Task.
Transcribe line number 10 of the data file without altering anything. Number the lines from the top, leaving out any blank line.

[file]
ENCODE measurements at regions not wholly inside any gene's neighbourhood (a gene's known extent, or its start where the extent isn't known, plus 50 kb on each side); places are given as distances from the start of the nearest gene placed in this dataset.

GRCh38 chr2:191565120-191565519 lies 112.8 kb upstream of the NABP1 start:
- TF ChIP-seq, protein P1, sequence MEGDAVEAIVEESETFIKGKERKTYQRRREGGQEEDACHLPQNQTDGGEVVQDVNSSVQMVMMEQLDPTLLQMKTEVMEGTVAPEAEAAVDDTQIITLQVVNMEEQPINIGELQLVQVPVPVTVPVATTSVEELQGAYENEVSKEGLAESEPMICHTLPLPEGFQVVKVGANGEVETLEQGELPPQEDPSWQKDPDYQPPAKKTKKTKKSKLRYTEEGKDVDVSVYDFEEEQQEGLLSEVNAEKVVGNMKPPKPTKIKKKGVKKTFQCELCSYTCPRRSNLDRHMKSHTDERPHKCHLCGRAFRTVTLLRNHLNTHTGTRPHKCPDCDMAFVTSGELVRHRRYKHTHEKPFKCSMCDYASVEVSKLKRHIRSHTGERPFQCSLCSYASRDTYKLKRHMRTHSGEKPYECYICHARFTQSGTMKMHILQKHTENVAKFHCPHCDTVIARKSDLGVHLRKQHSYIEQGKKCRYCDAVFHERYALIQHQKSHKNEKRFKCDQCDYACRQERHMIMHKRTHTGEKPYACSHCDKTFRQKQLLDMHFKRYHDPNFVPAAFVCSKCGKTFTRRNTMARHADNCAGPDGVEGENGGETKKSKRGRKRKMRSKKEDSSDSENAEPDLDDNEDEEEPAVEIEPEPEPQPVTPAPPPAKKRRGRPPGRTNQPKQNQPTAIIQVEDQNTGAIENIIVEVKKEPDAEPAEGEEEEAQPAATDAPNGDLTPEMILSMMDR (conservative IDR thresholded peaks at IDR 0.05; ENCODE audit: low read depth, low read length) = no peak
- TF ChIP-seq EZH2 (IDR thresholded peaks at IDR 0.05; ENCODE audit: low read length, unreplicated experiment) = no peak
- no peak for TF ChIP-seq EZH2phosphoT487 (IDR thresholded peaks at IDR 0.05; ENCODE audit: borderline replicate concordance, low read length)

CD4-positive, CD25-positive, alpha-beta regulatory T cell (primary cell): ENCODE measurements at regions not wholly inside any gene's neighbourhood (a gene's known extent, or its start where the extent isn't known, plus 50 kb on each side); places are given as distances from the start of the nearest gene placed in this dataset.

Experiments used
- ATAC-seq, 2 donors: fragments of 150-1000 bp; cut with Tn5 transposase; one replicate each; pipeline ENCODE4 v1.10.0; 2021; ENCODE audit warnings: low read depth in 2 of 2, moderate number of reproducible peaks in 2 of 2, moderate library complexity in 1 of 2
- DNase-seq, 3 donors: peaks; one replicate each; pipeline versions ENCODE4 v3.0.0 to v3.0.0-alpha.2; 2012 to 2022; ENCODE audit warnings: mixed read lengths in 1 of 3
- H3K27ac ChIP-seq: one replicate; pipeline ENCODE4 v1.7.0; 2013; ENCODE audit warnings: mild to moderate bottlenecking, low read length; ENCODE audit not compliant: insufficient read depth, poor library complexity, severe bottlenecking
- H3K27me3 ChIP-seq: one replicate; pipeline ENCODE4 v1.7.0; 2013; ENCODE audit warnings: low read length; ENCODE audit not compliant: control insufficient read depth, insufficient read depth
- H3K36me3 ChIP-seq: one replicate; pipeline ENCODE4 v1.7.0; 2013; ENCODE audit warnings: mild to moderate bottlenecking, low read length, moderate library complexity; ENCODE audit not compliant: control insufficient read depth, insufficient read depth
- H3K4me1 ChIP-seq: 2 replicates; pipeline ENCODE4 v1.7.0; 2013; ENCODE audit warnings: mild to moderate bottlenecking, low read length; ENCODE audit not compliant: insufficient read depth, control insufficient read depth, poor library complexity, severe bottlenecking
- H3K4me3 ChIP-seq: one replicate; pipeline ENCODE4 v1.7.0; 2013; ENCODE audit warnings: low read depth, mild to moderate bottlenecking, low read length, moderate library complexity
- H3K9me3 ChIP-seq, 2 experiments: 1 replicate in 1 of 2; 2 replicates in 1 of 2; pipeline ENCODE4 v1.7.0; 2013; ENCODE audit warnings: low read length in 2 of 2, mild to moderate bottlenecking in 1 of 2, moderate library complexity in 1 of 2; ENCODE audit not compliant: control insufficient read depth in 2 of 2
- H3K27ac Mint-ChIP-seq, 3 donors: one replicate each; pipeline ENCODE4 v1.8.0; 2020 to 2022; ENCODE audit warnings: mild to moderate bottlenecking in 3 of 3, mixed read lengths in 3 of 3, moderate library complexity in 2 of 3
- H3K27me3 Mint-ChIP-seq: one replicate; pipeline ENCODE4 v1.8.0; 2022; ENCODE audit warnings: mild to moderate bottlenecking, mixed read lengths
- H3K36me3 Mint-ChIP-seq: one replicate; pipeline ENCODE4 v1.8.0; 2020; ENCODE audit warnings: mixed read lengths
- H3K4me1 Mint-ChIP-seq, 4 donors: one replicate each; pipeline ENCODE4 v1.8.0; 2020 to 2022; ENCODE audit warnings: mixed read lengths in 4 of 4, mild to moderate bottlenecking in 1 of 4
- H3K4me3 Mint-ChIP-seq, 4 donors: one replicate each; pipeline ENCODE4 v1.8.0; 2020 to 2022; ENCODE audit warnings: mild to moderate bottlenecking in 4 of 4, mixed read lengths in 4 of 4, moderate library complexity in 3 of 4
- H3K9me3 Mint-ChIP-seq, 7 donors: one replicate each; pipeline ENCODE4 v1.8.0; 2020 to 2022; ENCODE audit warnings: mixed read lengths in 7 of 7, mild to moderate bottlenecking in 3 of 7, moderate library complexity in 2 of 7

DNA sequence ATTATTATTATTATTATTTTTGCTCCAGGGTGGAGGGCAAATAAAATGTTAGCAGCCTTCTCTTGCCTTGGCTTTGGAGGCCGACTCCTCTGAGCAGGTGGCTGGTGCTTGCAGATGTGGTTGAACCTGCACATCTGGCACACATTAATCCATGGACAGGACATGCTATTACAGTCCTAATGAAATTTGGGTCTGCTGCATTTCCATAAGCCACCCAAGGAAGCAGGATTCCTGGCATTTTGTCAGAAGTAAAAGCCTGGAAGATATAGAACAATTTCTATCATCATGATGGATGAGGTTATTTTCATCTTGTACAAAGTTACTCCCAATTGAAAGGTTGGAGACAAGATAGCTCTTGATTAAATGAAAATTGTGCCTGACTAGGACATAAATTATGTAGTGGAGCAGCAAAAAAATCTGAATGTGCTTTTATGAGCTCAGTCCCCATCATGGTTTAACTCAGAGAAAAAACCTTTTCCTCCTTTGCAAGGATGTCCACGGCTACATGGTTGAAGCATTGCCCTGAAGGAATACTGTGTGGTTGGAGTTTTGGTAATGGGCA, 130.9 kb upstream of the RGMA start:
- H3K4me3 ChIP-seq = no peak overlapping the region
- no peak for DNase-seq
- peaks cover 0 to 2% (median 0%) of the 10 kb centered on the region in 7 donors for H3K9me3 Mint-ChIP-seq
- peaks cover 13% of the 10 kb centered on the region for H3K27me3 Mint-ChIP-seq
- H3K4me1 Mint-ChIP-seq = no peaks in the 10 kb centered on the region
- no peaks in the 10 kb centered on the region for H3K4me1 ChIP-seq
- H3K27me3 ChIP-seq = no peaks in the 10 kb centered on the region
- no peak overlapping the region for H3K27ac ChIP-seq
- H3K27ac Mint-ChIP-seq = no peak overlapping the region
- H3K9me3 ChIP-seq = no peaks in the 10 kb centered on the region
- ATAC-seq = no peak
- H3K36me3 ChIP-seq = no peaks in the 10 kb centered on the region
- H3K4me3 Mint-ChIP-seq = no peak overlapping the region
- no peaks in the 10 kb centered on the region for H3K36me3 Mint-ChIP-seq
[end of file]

- H3K27ac ChIP-seq: one replicate; pipeline ENCODE4 v1.7.0; 2013; ENCODE audit warnings: mild to moderate bottlenecking, low read length; ENCODE audit not compliant: insufficient read depth, poor library complexity, severe bottlenecking